The American cases, following the decision of the House of Lords in Railton v. Mathews, adopted as to fidelity bonds the broader rule expressed by Lord Campbell. That rule imposes an absolute duty upon the obligee to volunteer disclosure of all facts materially affecting the risk to the surety on a fidelity bond. (See, e.g., Park Paving Co. v. Kraft (1918) 262 Pa. 178, 105 A. 39, 40; Associated Indemnity Corporation v. Del Guzzo, supra, 81 P.2d at p. 526.) Irrespective of motive or intent, mere non-disclosure of facts known by the obligee which materially affect the surety's risk, such as prior dishonesty of the principal on the fidelity bond, therefore discharges the surety. (Railton v. Mathews, supra, 10 Cl. & F. at p. 943, 8 Eng.Rep. at p. 996; Harrison v. Lumbermen and Mechanics' Ins. Co. (1879) 8 Mo.App. 37, 40.) California follows this rule. (Guardian Fire, etc., Assurance Co. v. Thompson (1885) 68 Cal. 208, 209—210, 9 P. 1; West American Finance Co. v. Pacific Indemnity Co. (1936) 17 Cal.App.2d 225, 234, 61 P.2d 963.)4
Although the American cases involving credit, as distinguished from fidelity, suretyships5 often contain citations to and quotations from Railton and its progeny (see, e.g., American National Bank v. Donnellan (1915) 170 Cal. 9, 22, 148 P. 188; First Citizens Bank & Trust Co. of Utica v. Sherman's Estate, supra, 294 N.Y.S. 131, 139), these citations and quotations are mere dicta. Their actual holdings show that the cases implicitly follow the English line of decisions, explicitly rejecting the application of Railton to cases involving guaranties of credit. (London General Omnibus Company, Ltd. v. Holloway, supra, 2 K.B. 72, 78—79, 82—83, 88; Hamilton v. Watson, supra, 12 Cl. & F. 109, 118—120, 8 Eng.Rep. 1339, 1343—1344.) A creditor, such as a bank, does not, therefore, owe an absolute duty to the surety to disclose, without request by the surety, all facts within its knowledge which may materially affect the surety's risk. (Arant, op. cit. supra, s 28, p. 77; Stearns, op. cit. supra, s 7.15, pp. 218—220.)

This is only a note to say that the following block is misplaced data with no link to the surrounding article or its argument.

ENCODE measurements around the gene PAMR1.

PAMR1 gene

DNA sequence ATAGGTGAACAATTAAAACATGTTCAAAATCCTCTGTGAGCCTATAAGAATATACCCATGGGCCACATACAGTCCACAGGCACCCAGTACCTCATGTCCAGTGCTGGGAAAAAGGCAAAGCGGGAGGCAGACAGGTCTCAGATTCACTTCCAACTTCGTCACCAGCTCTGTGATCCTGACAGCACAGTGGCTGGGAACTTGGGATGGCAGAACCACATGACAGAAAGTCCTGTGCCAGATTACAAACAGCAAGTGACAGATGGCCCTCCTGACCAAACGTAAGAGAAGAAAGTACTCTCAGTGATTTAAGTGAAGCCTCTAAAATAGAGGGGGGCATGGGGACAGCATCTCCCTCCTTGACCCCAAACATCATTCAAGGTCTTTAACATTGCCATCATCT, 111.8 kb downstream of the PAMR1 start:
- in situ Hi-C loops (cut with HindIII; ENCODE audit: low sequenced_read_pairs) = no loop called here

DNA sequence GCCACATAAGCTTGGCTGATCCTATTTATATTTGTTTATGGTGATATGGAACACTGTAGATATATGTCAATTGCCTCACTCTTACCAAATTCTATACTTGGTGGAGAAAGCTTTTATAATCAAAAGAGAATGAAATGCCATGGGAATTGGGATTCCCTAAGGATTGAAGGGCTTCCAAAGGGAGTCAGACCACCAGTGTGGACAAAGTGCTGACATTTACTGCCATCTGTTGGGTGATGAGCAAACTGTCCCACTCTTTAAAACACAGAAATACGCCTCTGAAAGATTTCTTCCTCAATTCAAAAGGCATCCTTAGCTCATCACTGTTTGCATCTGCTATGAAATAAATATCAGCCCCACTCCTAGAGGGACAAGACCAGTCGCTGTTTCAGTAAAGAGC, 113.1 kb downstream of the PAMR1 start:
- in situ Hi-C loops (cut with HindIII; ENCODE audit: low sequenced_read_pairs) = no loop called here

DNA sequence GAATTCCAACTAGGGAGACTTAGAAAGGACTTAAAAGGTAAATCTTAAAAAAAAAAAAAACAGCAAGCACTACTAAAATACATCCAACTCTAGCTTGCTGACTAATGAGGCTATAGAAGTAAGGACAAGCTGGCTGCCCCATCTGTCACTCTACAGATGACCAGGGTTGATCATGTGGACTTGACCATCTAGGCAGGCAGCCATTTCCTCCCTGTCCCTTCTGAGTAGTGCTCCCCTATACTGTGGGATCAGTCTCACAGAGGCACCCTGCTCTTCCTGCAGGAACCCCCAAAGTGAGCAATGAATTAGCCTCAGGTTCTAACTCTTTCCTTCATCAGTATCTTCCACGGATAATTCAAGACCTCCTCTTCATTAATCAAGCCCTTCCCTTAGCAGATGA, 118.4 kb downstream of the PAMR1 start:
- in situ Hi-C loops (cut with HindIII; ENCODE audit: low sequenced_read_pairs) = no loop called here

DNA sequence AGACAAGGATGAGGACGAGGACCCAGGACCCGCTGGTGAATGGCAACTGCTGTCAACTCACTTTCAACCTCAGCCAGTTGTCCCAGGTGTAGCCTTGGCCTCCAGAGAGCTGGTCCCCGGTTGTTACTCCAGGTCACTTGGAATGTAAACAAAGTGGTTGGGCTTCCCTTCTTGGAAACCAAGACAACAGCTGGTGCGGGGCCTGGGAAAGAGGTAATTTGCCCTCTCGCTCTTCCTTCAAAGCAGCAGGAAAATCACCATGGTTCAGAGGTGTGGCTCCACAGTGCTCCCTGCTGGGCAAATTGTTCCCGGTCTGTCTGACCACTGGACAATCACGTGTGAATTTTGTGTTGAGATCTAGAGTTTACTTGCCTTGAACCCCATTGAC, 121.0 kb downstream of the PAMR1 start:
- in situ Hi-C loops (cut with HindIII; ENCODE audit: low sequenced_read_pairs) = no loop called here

We set forth the reasons for the differences in the nature of the duty of disclosure imposed in the case of the fidelity bond and that required in the instance of the creditor bond. First, in the case of a surety on a fidelity bond, the very act of offering or continuing the employment it self suggests that the employer trusts the employee. On the other hand, ‘the bank or other creditor cannot reasonably be taken as affirming, by mere silence respecting earlier dealings, the financial ability of the person whom the proposed surety is asked to guarantee. * * * (T)he probable reason for requiring a guarantee is dissatisfaction with the customer's credit.’ (London General Omnibus Company, Ltd. v. Holloway, supra, 2 K.B. 72, 87 (Kennedy, L.J.).)
Second, whereas on a fidelity bond the employer-obligee enjoys direct access to information concerning the employee-principal's performance, and in this respect occupies a far better position than the surety, a different situation prevails as to a creditor bond. A creditor such as a bank is usually in no better position than the surety to acquire information about the financial condition of the debtor. Particularly in those cases in which the surety assumes the risk at the debtor's request, rather than the creditor's, the creditor may reasonably assume that the surety will acquire from the debtor himself all information which it reasonably believes to be relevant to the risk. (Lee v. Jones (1864) 17 C.B. (N.S.) 482, 503, 144 Eng.Rep. 194, 202; Stearns, op. cit. supra, s 7.15, p. 218.)
Thus, the leading English case on the duty of disclosure owed by a bank to a surety that guarantees the credit of a bank customer, Hamilton v. Watson, supra, 12 Cl. & F. 109, 119, 8 Eng.Rep. 1339, 1344, holds that the bank does not owe a duty of disclosure of pertinent facts in the absence of an inquiry by the surety, unless the bank knows, and has reason to believe that the surety does not know, that the risk involved is other than that which the surety would reasonably expect. The prime example of a fact materially altering the risk which the creditor should reasonably believe is unknown to the surety would be the existence of a contract between the creditor and debtor (other than the debt secured) affecting the debtor's financial position. (London General Omnibus Company, Ltd. v. Holloway, supra, 2 K.B. 72, 79; State Savings & Trust Co. v. Grady (1923) 20 Ohio App. 385, 153 N.E. 238, 239; Associated Indemnity Corporation v. Del Guzzo, supra, 81 P.2d 516, 527.)